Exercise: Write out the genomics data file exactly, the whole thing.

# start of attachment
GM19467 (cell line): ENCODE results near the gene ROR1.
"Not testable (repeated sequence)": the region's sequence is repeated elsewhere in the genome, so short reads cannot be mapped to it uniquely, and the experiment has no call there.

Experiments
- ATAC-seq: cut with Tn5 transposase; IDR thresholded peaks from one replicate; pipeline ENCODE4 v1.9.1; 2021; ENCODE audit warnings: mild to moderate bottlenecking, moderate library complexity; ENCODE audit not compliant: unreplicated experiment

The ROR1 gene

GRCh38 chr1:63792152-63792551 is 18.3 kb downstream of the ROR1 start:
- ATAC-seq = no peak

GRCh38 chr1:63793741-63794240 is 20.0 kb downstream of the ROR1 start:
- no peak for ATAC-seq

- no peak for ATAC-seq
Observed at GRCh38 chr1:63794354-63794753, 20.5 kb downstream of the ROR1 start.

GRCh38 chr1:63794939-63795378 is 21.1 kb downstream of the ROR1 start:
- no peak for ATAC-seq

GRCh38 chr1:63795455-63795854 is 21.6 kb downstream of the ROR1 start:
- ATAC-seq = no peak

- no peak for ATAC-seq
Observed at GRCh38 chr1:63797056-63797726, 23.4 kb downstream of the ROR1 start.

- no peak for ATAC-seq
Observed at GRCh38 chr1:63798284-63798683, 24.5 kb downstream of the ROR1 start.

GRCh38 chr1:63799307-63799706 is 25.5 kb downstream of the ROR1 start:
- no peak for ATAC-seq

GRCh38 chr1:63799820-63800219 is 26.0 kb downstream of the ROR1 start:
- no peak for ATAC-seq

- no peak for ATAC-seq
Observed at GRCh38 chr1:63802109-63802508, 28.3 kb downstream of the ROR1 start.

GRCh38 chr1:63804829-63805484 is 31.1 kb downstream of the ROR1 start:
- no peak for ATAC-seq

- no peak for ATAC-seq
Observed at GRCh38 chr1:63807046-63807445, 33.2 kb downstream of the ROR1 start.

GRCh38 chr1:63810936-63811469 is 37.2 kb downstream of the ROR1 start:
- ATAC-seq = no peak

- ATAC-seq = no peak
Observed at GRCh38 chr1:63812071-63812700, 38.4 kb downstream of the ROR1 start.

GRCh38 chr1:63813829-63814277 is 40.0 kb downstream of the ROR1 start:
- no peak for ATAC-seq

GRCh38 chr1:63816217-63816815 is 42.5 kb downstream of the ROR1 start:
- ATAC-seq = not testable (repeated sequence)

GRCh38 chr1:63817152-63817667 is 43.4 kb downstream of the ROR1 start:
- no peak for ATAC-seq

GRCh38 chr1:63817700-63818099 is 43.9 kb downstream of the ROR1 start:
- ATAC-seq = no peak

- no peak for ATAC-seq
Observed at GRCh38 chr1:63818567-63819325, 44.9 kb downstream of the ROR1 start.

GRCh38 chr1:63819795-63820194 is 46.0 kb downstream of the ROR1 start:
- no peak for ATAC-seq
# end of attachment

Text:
GM19467 (cell line): ENCODE results near the gene ROR1.
"Not testable (repeated sequence)": the region's sequence is repeated elsewhere in the genome, so short reads cannot be mapped to it uniquely, and the experiment has no call there.

Experiments
- ATAC-seq: cut with Tn5 transposase; IDR thresholded peaks from one replicate; pipeline ENCODE4 v1.9.1; 2021; ENCODE audit warnings: mild to moderate bottlenecking, moderate library complexity; ENCODE audit not compliant: unreplicated experiment

The ROR1 gene

GRCh38 chr1:63792152-63792551 is 18.3 kb downstream of the ROR1 start:
- ATAC-seq = no peak

GRCh38 chr1:63793741-63794240 is 20.0 kb downstream of the ROR1 start:
- no peak for ATAC-seq

- no peak for ATAC-seq
Observed at GRCh38 chr1:63794354-63794753, 20.5 kb downstream of the ROR1 start.

GRCh38 chr1:63794939-63795378 is 21.1 kb downstream of the ROR1 start:
- no peak for ATAC-seq

GRCh38 chr1:63795455-63795854 is 21.6 kb downstream of the ROR1 start:
- ATAC-seq = no peak

- no peak for ATAC-seq
Observed at GRCh38 chr1:63797056-63797726, 23.4 kb downstream of the ROR1 start.

- no peak for ATAC-seq
Observed at GRCh38 chr1:63798284-63798683, 24.5 kb downstream of the ROR1 start.

GRCh38 chr1:63799307-63799706 is 25.5 kb downstream of the ROR1 start:
- no peak for ATAC-seq

GRCh38 chr1:63799820-63800219 is 26.0 kb downstream of the ROR1 start:
- no peak for ATAC-seq

- no peak for ATAC-seq
Observed at GRCh38 chr1:63802109-63802508, 28.3 kb downstream of the ROR1 start.

GRCh38 chr1:63804829-63805484 is 31.1 kb downstream of the ROR1 start:
- no peak for ATAC-seq

- no peak for ATAC-seq
Observed at GRCh38 chr1:63807046-63807445, 33.2 kb downstream of the ROR1 start.

GRCh38 chr1:63810936-63811469 is 37.2 kb downstream of the ROR1 start:
- ATAC-seq = no peak

- ATAC-seq = no peak
Observed at GRCh38 chr1:63812071-63812700, 38.4 kb downstream of the ROR1 start.

GRCh38 chr1:63813829-63814277 is 40.0 kb downstream of the ROR1 start:
- no peak for ATAC-seq

GRCh38 chr1:63816217-63816815 is 42.5 kb downstream of the ROR1 start:
- ATAC-seq = not testable (repeated sequence)

GRCh38 chr1:63817152-63817667 is 43.4 kb downstream of the ROR1 start:
- no peak for ATAC-seq

GRCh38 chr1:63817700-63818099 is 43.9 kb downstream of the ROR1 start:
- ATAC-seq = no peak

- no peak for ATAC-seq
Observed at GRCh38 chr1:63818567-63819325, 44.9 kb downstream of the ROR1 start.

GRCh38 chr1:63819795-63820194 is 46.0 kb downstream of the ROR1 start:
- no peak for ATAC-seq